' ' Cinema Romantico: Old Movies & Yelling at Clouds

Thursday, October 24, 2019

Old Movies & Yelling at Clouds

"What was that you said about old movies?"
Cinephiles are sensitive these days, and rightly so. The loss of FilmStruck still smarts. Disney, having just acquired 20th Century Fox in its aim of becoming America’s version of a state-owned movie distribution company, have made it difficult for repertory movie houses to get their hands on those older movies. Why just a couple weeks ago I awoke to discover that Turner Classic Movies was no longer part of my cable package. Not enough people watching, apparently; too many pesky mid-Atlantic accents, or something. And so, last week when Esquire’s Jack Holmes interviewed best-selling author Shea Serrano about his new book titled, ahem, “Movies (And Other Things)”, a certain exchange stuck out and caused Twitter to suffer its Daily Meltdown. It went like this:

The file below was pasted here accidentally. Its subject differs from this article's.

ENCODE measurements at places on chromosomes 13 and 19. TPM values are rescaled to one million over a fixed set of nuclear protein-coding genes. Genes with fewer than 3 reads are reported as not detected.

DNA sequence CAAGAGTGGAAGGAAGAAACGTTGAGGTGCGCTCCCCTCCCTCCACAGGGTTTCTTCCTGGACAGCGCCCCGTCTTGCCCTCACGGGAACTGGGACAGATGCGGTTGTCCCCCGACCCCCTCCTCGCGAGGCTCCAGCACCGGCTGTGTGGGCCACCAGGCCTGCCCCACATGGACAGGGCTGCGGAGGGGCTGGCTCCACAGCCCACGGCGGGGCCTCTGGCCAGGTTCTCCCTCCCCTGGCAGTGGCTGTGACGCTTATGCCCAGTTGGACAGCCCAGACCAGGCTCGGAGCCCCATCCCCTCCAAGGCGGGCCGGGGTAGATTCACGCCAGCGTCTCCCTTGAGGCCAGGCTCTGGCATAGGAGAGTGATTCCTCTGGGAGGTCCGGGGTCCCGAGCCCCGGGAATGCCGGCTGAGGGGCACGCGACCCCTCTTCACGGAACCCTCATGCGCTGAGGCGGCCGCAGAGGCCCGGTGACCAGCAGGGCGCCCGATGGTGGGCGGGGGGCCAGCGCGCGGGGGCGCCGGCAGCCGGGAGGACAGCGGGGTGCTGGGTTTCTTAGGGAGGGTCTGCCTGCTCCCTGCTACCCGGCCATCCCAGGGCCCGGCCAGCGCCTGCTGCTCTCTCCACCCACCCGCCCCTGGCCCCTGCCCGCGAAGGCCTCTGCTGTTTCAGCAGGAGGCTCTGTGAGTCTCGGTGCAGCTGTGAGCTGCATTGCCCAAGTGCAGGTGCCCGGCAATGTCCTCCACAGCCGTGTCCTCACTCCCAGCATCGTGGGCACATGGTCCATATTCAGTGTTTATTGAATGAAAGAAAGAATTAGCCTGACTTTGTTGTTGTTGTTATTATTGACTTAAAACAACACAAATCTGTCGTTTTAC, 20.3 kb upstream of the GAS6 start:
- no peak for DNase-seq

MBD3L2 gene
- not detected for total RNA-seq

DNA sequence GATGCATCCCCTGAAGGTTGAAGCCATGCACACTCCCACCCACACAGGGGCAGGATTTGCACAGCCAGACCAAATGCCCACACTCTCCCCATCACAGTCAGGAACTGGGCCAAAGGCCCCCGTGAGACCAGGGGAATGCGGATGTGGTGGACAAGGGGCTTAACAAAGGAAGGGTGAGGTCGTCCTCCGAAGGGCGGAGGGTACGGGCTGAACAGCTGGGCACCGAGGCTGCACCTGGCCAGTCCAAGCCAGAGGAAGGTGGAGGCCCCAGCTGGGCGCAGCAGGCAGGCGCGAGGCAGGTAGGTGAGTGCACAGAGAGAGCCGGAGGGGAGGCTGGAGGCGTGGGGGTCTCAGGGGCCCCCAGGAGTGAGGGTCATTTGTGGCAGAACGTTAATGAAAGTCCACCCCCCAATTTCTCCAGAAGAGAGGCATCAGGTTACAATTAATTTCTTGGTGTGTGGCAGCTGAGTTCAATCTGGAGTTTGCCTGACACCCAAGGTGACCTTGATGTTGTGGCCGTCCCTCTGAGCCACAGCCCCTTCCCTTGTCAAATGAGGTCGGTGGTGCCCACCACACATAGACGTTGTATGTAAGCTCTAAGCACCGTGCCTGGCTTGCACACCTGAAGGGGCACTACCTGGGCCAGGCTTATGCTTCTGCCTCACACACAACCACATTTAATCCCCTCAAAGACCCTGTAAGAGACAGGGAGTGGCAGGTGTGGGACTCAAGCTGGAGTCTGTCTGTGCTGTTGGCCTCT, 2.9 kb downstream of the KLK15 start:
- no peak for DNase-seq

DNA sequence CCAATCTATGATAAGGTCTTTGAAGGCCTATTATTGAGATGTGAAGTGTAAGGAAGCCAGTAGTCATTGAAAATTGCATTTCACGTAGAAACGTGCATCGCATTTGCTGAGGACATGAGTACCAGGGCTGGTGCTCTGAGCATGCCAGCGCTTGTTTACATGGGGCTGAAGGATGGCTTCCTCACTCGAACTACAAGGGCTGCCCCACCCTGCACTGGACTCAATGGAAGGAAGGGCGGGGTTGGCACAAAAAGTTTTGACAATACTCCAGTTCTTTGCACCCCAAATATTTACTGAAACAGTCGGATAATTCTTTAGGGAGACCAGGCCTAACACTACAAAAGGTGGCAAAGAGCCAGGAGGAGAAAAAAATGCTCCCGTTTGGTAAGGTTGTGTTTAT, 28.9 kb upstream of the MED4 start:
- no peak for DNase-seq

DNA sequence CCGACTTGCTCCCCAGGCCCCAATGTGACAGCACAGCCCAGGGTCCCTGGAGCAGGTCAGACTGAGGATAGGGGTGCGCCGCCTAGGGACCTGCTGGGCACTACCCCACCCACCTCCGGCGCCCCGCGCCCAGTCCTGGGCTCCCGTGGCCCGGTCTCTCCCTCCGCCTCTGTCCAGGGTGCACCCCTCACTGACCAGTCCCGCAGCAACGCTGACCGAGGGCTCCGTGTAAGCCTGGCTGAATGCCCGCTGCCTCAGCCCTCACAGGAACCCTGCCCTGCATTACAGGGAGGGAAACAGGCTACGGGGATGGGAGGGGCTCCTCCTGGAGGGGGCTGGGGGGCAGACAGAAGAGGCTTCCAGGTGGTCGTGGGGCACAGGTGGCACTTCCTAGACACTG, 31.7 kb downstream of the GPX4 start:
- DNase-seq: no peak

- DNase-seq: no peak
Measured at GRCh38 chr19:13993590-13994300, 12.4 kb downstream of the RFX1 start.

Holmes: I’m not really an Old Movie Guy, and you chose to focus only on movies from the ‘80s—and really the ‘90s—on. Are you like me in that you don’t see a ton of appeal in movies older than that?

Serrano: I'm with you on that. I watch old movies and I'm like, "No, thanks." They're not fun. It's clear they were still trying to figure out how to do things. Some of them, of course, were undeniable, like a Jaws or Star Wars or Indiana Jones. You watch those and you go, "Oh, I see in this the bones of what eventually became whatever action franchise.” Or Alien. [But mostly], they’re just not that fun to watch.